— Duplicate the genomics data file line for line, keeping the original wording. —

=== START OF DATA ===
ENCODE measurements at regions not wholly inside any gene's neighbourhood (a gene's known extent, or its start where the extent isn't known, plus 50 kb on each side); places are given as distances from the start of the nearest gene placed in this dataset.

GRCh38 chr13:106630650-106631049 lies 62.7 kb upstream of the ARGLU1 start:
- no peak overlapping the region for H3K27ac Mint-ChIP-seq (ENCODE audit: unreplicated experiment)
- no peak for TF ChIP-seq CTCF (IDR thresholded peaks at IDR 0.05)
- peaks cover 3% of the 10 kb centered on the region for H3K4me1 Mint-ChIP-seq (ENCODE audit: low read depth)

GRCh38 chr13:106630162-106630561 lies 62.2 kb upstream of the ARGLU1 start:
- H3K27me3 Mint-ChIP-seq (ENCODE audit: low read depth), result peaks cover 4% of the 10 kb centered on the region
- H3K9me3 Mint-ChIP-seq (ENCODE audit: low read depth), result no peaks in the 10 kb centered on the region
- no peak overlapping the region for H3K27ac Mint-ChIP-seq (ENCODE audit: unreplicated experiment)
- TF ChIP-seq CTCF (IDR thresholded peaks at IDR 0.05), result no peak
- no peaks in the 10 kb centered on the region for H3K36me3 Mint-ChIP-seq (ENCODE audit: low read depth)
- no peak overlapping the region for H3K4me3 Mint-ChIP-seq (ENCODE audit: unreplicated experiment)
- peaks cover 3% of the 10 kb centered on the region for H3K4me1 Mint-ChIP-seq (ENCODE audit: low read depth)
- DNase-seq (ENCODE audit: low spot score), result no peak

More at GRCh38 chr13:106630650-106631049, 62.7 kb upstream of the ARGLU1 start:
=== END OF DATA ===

ENCODE measurements at regions not wholly inside any gene's neighbourhood (a gene's known extent, or its start where the extent isn't known, plus 50 kb on each side); places are given as distances from the start of the nearest gene placed in this dataset.

GRCh38 chr13:106630650-106631049 lies 62.7 kb upstream of the ARGLU1 start:
- no peak overlapping the region for H3K27ac Mint-ChIP-seq (ENCODE audit: unreplicated experiment)
- no peak for TF ChIP-seq CTCF (IDR thresholded peaks at IDR 0.05)
- peaks cover 3% of the 10 kb centered on the region for H3K4me1 Mint-ChIP-seq (ENCODE audit: low read depth)

GRCh38 chr13:106630162-106630561 lies 62.2 kb upstream of the ARGLU1 start:
- H3K27me3 Mint-ChIP-seq (ENCODE audit: low read depth), result peaks cover 4% of the 10 kb centered on the region
- H3K9me3 Mint-ChIP-seq (ENCODE audit: low read depth), result no peaks in the 10 kb centered on the region
- no peak overlapping the region for H3K27ac Mint-ChIP-seq (ENCODE audit: unreplicated experiment)
- TF ChIP-seq CTCF (IDR thresholded peaks at IDR 0.05), result no peak
- no peaks in the 10 kb centered on the region for H3K36me3 Mint-ChIP-seq (ENCODE audit: low read depth)
- no peak overlapping the region for H3K4me3 Mint-ChIP-seq (ENCODE audit: unreplicated experiment)
- peaks cover 3% of the 10 kb centered on the region for H3K4me1 Mint-ChIP-seq (ENCODE audit: low read depth)
- DNase-seq (ENCODE audit: low spot score), result no peak

More at GRCh38 chr13:106630650-106631049, 62.7 kb upstream of the ARGLU1 start: